Economics gets a bad press but is really a cool tool for making sense of the world.
And those geeky people we love to hate and blame for life’s financial uncertainties get a lot of things right.
They run big business, the banks and much of the civil service.
Regardless of what you believe, the reality is more people in the world have been lifted out of poverty by economic free thinkers in recent decades than at any other time in history.
We may not be able to wipe poverty out, but we have made some serious inroads into the problem.
But there’s a dark side to economics – those arcane and shifty powers that encourage us to buy things we do not necessarily need or want.
Living in the shadows
Those living in this evil shadow are the behavioural economists.
They lurk in advertising and supermarket packaging, urging us to purchase stuff watching how you and I make economic decisions and then try to mimic that behaviour to shift products for the companies they work for.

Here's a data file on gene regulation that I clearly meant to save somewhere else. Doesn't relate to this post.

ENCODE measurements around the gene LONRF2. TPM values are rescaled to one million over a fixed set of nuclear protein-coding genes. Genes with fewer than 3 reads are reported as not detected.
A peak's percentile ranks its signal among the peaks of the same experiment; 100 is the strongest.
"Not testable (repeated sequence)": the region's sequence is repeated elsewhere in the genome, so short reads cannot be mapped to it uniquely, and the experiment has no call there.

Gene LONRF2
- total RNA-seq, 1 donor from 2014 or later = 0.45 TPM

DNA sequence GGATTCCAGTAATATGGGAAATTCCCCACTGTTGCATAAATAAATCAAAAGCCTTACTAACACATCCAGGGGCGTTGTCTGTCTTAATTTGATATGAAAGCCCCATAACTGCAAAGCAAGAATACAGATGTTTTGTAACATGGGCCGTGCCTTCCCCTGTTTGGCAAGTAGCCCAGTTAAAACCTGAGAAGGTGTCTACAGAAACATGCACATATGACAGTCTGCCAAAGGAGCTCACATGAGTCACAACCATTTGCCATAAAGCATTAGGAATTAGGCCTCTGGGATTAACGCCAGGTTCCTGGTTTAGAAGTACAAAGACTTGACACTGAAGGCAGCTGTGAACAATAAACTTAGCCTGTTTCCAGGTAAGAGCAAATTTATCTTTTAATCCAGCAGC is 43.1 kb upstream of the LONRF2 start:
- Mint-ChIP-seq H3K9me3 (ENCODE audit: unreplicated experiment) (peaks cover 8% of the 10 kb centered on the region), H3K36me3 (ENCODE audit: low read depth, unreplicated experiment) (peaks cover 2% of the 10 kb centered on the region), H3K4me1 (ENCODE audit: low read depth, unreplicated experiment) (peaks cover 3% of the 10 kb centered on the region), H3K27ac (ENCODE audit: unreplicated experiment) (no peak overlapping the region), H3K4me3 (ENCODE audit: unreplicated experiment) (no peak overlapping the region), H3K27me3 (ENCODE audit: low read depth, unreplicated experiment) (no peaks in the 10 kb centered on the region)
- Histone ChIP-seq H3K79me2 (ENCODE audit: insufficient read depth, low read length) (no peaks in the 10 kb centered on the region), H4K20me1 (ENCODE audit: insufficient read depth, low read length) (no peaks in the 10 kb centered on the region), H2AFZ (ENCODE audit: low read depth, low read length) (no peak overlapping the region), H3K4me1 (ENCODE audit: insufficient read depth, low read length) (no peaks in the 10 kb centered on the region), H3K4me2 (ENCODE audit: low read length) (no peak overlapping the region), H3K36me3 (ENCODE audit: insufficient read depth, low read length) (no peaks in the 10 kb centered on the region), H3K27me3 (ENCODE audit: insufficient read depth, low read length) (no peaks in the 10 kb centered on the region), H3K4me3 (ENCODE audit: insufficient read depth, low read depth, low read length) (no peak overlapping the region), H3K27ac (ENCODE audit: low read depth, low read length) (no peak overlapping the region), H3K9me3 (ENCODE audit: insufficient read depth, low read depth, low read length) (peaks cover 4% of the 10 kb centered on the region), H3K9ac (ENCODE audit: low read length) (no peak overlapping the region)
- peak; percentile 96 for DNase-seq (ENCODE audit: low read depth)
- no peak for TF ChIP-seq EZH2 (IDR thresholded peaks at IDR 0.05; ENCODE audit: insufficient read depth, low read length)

Politicians favour behavioural economics as well. David Cameron was a big fan of nudge theory, as was US President Barak Obama.
Nudge theory advocates subtle changes to influence the behaviour a government or company wants to achieve.
The nudge is the stimulus that makes an individual more likely to take a course of action.
Nudge, nudge, wink, wink
One experiment offered consumers a renewable energy option for their home electricity supply that saw a much bigger take-up when this was the default option on the list of energy source choices.
To some critics, nudge theory is a more palatable term for psychological manipulation or social engineering.
The father of nudge theory was Richard Thaler, who won a Nobel Prize for his research.
His work includes product placement in supermarkets to influence buying decisions, rewriting tax demands in a way that raised the UK government an extra £200 million in just one year and changed organ donation in the UK to a presumption that body parts will be used after death unless the donor opted out – a reversal of the previous system that saw a shortage of organs for waiting patients.